Jonas Brothers At Molson Amphitheatre

  • Joe Jonas
    Photo: Patrick R. Murphy/Getty Images
  • Nick Jonas
    Photo: Patrick R. Murphy/Getty Images
  • Kevin Jonas
    Photo: Patrick R. Murphy/Getty Images

Welcome to The Set List. Here you'll find the latest concert recaps for many of your favorite, or maybe not so favorite, artists. Our bloggers will do their best to provide you with every detail of the show, from which songs were on the set list to what the artist was wearing to which out-of-control fan made a scene. Hey, it'll be like you were there. And if you like what you read, we'll even let you know where you can catch the artist on tour. Feel free to drop us a comment and let us know your concert experience. Oh, and rock on.

By Nick Krewen
Toronto

The Phoenix has risen.

As every boy band has an abbreviated shelf life, one might have dismissed and designated the New Jersey-bred Jonas Brothers to a similar fate. Not too long ago, the JoBros were everywhere, and the trio of actual brothers — Joe, Nick and Kevin — sold out arenas and stadiums everywhere they traveled; such was the height of Jonas fever.

In the four years since the band's 2009 album Lines, Vines And Trying Times, there's been a transition, and the half-filled Molson Amphitheatre suggested that perhaps some fans have moved on. But those who filled the seats couldn't have been more devoted to their charges, standing on their feet, dancing the night away, screaming their adulation, and singing along to every song the JoBros' sang, including the newer material from their soon-to-be-released album, V, which was featured prominently.

Backed by a seven-piece band that included three keyboardists and a violinist, the unassuming Jonas trifecta delivered a well-paced, 80-minute set that saw the brothers play a number of instruments and sing pleasantly melodic songs that made their audience, estimated to comprise 99.5 percent women ages 6 to 30, swoon in their seats.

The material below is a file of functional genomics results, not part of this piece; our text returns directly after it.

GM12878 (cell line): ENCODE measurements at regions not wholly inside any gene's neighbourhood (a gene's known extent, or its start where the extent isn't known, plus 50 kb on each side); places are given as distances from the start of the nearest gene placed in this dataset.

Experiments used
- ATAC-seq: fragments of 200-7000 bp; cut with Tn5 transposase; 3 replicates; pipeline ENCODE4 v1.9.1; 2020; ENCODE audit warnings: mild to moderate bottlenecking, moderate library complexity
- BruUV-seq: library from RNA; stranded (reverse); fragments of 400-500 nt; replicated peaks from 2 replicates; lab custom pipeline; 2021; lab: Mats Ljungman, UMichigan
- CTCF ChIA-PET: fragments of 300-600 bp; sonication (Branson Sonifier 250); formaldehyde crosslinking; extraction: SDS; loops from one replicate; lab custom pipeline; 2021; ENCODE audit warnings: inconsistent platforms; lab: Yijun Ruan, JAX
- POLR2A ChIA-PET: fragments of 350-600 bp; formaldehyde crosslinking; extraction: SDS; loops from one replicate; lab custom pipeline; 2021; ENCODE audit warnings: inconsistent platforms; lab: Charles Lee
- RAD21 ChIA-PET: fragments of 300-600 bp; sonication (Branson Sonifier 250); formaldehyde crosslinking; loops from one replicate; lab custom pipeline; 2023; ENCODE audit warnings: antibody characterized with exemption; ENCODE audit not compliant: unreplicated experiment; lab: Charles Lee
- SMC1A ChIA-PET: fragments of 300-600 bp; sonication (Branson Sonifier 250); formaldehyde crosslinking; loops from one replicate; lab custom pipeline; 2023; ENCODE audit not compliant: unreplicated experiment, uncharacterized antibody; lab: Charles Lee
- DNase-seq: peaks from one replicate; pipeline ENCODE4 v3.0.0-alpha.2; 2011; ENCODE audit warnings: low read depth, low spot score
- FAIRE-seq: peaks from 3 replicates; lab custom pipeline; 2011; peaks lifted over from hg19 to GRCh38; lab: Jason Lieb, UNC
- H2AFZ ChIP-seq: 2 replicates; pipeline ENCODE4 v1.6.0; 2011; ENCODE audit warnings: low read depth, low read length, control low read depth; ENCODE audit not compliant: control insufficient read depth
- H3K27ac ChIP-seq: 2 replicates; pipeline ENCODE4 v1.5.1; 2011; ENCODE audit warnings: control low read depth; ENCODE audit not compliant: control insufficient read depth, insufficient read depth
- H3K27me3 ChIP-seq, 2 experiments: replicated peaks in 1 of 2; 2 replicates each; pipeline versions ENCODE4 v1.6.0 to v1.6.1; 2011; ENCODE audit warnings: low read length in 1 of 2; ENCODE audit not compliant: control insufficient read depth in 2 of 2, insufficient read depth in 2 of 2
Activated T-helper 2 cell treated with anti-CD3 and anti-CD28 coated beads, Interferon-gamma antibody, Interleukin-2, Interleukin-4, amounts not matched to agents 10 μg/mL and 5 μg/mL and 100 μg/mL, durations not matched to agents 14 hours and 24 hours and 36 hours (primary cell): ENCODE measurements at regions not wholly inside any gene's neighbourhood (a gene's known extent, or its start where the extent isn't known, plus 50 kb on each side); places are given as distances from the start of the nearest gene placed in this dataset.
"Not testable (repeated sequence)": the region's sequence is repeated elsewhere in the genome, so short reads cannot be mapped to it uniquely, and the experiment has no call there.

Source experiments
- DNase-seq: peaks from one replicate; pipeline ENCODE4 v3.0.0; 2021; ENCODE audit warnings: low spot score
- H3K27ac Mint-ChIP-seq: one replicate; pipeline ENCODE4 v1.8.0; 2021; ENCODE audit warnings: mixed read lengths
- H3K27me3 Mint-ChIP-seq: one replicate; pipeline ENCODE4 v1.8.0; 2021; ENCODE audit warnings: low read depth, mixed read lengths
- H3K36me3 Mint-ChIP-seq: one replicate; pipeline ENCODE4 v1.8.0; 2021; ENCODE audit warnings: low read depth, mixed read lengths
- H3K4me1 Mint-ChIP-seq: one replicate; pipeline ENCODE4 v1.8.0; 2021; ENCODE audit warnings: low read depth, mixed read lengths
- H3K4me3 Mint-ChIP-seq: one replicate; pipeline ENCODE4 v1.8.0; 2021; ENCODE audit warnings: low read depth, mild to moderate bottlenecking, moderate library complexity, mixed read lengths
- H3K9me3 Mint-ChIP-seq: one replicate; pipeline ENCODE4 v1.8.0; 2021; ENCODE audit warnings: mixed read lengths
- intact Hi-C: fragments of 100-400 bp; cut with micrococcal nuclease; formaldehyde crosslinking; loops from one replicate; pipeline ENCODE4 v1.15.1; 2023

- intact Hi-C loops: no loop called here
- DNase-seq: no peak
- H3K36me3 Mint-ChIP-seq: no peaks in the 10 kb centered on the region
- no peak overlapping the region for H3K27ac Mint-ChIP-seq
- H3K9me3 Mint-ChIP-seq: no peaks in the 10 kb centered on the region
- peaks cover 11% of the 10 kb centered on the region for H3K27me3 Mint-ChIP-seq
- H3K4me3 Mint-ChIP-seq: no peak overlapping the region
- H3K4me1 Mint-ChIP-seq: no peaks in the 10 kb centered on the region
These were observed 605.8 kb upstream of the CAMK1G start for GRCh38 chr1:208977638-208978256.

They started the set off right as Joe Jonas, dressed head-to-toe in white, and Kevin Jonas made their way through the crowd at opposite ends of the venue to further whet the appetite of the faithful. Opening with their latest single, "First Time," and following with "Paranoid," the proceedings took an exceedingly adult turn with "Pom Poms," another single that refers to cheerleaders shaking their you-know-what and inviting a little action through double entendre.

"Who I Am," a song from Nick Jonas' side project, the Administration, that promotes identity and individuality, brought a particularly spirited moment as audience members displayed their own "Who I Am" paper signs with their individual self-descriptions (i.e. sister, activist) scrawled on the back and thrust them toward the stage.

Video screens punched out the lyrics to "What Do I Mean To You," and Joe Jonas sang "When You Look Me In The Eyes" with particularly urgency as the Jonas Brothers moved from song to song with minimal breaks in between.

Since they play their own instruments and now largely write their own material, the previous Best New Artist GRAMMY nominees may successfully achieve what Justin Timberlake has and make the transition from teen idols to adult superstars.

Their Molson Amphitheatre performance provided a strong argument that phase two of the Jonas Brothers' career may be even more fruitful than phase one, thanks to their core fan base.

To catch the Jonas Brothers in a city near you, click here for tour dates.

Set List:

"First Time"
"Paranoid"
"Pom Poms"
"Found"
"Who I Am"
"That's Just The Way We Roll"
"Play My Music" 
"Turn Right"
"Gotta Find You"
"The World"
"Fly With Me"
"A Little Bit Longer"
"What Do I Mean To You"
"See No More"
"Still In Love With You"
"Last Time Around"
"When You Look Me In The Eyes"
"Burnin' Up"

Encore
"Lovebug"
"S.O.S."

(Nick Krewen is the Toronto-based co-author of Music from Far and Wide: Celebrating Forty Years of the JUNO Awards, a contributor to The Routledge Film Music Sourcebook and has written for The Toronto StarTV GuideBillboardCountry Music. He was a consultant for the National Film Board's music industry documentary Dream Machine.)

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